Lately I have become uneasy with the term “recovery”. I was not sure why, but I felt that there was a deeper meaning or truth about the process that I am experiencing. I did not feel it was the right word to express the direction in which I am going.
I realized that to recover is to regain something lost or taken away, to regain the strength/composure/balance of oneself, health after being sick, or returning to a “better” condition.
But I am not regaining anything, because what I am gaining is something that I have never had before.
I am relating to the world in a completely new way.
I am continuing, and progressing.
I am changing, transforming, and renewing.
I am pursuing and listening to the inner voice—the inner wise woman—and following that guidance above everything else, following and leading at the same time.
I am reinventing my identity, reaching for clarity while remaining grounded in trust.
I am continually replacing my beliefs as more and more is revealed.
I am refeeding my appetite for truth, knowledge, wisdom, intuition, and creative expression that I have restricted and starved; releasing the illusion that my greatest contribution to the world is my appearance.
I am respecting the emotions that I have restricted. The sadness, like hollowness in my stomach, disguising itself as hunger; the anger that I have tried to purged out of my body—a violent, silent scream roaring from my throat; the fluttery anxiety in my stomach and chest, disguising itself as fullness; the embarrassment and shame that I labeled as “fat”; the insecurity that I tried to exercise away. I am responding to these feelings as teachers, guiders, through which I learn truths about myself.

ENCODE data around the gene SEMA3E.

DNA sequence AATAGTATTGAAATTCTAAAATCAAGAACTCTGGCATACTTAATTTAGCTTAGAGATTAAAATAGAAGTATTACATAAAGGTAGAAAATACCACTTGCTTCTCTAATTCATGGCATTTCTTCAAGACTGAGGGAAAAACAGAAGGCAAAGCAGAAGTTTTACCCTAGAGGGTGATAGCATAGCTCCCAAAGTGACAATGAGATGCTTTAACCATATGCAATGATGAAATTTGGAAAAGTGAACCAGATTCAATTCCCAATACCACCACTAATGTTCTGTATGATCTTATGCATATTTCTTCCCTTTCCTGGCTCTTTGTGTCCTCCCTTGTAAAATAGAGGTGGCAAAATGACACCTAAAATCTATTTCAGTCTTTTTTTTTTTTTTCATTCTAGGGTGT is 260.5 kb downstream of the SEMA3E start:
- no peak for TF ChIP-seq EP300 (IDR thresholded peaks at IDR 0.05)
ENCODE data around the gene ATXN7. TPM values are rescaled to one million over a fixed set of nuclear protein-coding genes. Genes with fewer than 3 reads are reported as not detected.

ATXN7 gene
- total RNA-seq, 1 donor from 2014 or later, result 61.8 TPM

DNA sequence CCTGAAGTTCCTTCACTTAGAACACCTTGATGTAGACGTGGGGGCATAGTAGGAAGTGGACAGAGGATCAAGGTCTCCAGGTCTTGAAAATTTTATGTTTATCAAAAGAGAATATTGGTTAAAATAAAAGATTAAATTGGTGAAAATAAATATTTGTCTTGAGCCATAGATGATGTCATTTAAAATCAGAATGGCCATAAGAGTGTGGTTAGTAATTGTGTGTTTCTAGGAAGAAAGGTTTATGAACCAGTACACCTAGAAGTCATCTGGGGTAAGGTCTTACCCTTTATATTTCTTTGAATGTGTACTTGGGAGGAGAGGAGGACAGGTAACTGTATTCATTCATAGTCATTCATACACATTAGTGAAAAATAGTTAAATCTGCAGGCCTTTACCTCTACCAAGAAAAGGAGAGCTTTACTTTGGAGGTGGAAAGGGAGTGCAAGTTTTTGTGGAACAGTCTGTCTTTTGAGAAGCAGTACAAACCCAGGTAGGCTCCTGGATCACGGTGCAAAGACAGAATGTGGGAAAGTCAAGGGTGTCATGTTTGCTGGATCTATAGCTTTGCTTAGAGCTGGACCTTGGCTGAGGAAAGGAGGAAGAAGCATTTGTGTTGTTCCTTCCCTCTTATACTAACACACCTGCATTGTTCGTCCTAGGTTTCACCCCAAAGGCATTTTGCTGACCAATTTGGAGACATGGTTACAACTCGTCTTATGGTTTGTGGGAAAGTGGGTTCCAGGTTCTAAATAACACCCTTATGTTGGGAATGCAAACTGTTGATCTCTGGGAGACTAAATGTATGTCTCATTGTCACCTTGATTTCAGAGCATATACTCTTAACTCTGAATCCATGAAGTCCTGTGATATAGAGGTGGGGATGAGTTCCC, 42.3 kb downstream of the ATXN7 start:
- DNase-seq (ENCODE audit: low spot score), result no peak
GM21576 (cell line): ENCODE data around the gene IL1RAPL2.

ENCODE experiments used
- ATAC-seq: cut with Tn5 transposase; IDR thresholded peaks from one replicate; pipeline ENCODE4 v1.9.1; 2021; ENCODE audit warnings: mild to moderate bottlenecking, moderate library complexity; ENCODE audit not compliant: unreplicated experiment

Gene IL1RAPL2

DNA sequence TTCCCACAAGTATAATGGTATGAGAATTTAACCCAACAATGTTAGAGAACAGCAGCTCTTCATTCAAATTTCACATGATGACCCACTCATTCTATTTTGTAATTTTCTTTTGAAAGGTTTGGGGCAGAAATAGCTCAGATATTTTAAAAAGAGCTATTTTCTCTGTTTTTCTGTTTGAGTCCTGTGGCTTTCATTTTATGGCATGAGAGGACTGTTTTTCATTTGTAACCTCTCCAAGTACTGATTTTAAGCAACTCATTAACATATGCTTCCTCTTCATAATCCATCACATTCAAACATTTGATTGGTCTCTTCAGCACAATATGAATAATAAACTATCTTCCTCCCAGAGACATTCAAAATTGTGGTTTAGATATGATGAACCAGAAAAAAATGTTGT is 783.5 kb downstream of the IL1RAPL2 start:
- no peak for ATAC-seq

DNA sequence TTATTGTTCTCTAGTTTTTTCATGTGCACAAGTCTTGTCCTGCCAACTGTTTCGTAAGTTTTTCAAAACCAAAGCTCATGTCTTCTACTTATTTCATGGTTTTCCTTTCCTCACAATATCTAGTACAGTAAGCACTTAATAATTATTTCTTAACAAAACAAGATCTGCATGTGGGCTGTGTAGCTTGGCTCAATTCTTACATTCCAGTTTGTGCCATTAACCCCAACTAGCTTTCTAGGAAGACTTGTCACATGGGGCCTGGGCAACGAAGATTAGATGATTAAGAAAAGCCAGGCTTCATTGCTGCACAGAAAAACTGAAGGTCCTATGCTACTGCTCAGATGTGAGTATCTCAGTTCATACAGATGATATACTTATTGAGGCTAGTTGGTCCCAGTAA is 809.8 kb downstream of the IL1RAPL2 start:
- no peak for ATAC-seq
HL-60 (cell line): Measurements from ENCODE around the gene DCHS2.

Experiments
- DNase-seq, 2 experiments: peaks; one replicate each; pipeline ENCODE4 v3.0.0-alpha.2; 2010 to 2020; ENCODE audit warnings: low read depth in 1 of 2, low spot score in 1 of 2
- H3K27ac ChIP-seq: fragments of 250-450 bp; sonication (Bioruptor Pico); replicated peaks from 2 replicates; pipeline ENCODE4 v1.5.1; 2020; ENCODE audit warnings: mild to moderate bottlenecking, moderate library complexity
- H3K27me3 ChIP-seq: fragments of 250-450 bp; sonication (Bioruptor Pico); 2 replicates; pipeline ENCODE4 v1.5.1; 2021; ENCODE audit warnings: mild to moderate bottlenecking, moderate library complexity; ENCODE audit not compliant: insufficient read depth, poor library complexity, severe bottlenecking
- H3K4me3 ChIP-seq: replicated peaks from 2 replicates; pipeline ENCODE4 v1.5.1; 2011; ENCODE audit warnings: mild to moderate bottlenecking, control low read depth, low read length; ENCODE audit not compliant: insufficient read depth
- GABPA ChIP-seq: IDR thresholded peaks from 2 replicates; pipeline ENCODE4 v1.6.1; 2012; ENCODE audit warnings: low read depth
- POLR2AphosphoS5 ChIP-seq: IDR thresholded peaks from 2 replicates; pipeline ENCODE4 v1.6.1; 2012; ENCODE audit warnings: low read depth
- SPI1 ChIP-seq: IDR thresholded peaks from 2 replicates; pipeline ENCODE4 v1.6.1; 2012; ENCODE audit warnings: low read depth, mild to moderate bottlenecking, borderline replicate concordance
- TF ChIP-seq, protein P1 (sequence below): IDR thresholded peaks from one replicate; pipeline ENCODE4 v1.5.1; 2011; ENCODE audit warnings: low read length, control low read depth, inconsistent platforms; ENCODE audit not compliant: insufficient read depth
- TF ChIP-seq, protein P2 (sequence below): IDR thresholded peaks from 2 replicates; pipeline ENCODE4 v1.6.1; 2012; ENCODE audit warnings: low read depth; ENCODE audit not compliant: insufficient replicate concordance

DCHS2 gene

I am re-examining the struggle as necessary and valuable.
I am reconciling all the conflicted parts of myself, and through this I am rejoicing and rejuvenated.
I am finding that “recovery” is not the true nature of my journey. I am not returning to any previous state that I experienced before. I am not regaining something that was lost, or a state of health that I had before my “sickness”. The struggle was not something that took me away from what I was “supposed” to be doing or who I was “supposed” to be. In retrospect, on this part of my path, it did not serve my greatest interest to have “health” be my normality.
The struggle is not a deviation from my “true” or “given” path. It is my path. By transitioning from sickness to health, I am not returning to who I was; I am becoming someone completely new, moving to a place that I have never been before. I am progressing in my natural development and growth.
I am not recovering.
I am evolving.
And this is the only way to thrive.